In a 2016 Federal court ruling, the courts decided that high-speed internet service is a utility. This was a victory for start-up tech firms, microbusinesses and everyday consumers. They all use and depend on the internet on a daily basis. While some Americans cannot afford high-speed internet, many Americans find it difficult to function without it. Therefore, the Federal Communications Commission (F.C.C.) decided high-speed internet is a necessity and the courts agreed. This ruling affirms that high-speed internet is as important as telephones and electrical power in the lives of Americans. It is not a luxury.
The decision from the United States Court of Appeals for the District of Columbia Circuit was made in a case about net neutrality. Net neutrality is a rule that ensures internet service providers deliver the same internet service to all its consumers. This keeps companies who can afford to pay for faster speed and broader service from having an unfair advantage over their competitors who cannot afford it. Without net neutrality broadband providers could allow some content on the web to be delivered at slower speeds. Consumers could be charged extra for better service and have to pay more to be able to receive some content. Only two judges were in agreement. The dissenting Judge, Stephen Williams referred to the rules an “unreasoned patchwork”. He felt that competition in the broadband industry would be jeopardized by the ruling of the F.C.C. Google and Netflix are in favor of the neutrality rules.
When the rule was put in place Ajit Pai was a commissioner with the F.C.C. He was appointed by President Obama in May 2012. Ajit Pai, a Republican commissioner, was outspokenly against the regulation of broadband as a utility from the very beginning. Ajit Pai encouraged cable and telecommunications firms to continue the legal challenges against the rule. Cable, telecommunications and wireless internet providers sued to overturn the regulations put in place by the F.C.C, claiming that the F.C.C. exceeded its authority. This resulted in the 2016 ruling, upholding the decision by the F.C.C. The legal battle is anticipated to continue.
In January 2017, President Trump named Ajit Pai the new Chairman of the F.C.C. Since Mr. Pai took office, the F.C.C. closed an investigation involving T-Mobile, AT&T and Verizon. The investigation was concerning their zero-rating practices. Some view this as the dismantling of net neutrality by the F.C.C.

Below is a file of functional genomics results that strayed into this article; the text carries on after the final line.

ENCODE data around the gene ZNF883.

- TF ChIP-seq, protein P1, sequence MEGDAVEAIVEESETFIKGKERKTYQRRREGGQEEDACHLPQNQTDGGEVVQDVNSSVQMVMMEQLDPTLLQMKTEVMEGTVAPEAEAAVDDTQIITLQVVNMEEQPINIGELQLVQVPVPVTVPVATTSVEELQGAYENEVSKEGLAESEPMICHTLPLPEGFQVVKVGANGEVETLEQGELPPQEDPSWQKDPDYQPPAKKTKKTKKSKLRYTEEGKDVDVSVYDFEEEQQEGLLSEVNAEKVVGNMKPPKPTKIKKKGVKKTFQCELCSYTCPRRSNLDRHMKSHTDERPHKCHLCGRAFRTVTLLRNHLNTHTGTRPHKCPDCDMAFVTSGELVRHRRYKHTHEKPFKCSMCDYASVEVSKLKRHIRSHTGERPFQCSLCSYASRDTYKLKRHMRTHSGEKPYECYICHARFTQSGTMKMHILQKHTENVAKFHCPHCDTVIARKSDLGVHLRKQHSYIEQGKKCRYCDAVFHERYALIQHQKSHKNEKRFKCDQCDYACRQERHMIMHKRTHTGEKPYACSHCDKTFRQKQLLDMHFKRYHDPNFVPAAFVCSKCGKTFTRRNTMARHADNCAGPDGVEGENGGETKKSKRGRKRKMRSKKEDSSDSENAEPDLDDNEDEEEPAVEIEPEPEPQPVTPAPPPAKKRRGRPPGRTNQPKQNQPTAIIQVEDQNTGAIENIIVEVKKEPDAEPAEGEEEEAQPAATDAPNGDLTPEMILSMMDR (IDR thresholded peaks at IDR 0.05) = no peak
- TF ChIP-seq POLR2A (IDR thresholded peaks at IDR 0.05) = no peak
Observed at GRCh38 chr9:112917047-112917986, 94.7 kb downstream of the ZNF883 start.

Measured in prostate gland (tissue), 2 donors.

A New Privacy Law Could Make Insurance Expensive
Drones have been causing issues with both the law and U.S. citizens since they exploded in popularity a few years ago. There have been countless stories of people clashing and violence occurring when drones are involved in flying over private property. With issues of privacy and a fear of governmental and private spying and intrusion on private life, it makes sense that drones are viewed with suspicion — not that that justifies harming the operator or damaging someone else’s private property. Now, it seems as though a new law that was just enacted in my home state of Florida is going to make flying a drone even more financially risky.
Florida Governor Rick Scott had signed the Freedom from Unwarranted Surveillance Act (FUSA) and it took effect on July 1st. This act is meant to prohibit a person, governmental agency, or political party or subdivision to use drones from taking pictures and capturing video of a person’s private property or the people on said private property (regardless of whether they are the owner, an occupant, or simply a visitor) with the intent to conduct surveillance and spy on their private and personal lives. The law makes it so that a drone operator must get written consent from the people on said private property if they want to use the drone in this manner, especially if the people have a reasonable expectation of privacy on their own property. The law applies to both private citizens as well as law enforcement and goes along with a previous law that require police to get a warrant to use drones for evidence collection. It also doesn’t apply to certain businesses or professions that are licensed by the state for certain reasons.
With the option to sue using this law as support, it’s going to become much more difficult for people and agencies to get insured against damage and lawsuits. It also means that many companies that rely on drones for their businesses are going to be bringing lawsuits against the state of Florida for infringing on their ability to conduct business in a free and fair way. Drones are used by insurance companies to scope out damage in hard to reach places and hazardous environments so that they can gather information more quickly and with less chance of putting someone in a dangerous position. While it remains to be seen how this will play out (after all, the law is relatively new), I can already foresee a host a lawsuits from both private citizens and corporations aimed at this law.
If you’d like to read more, the link is here.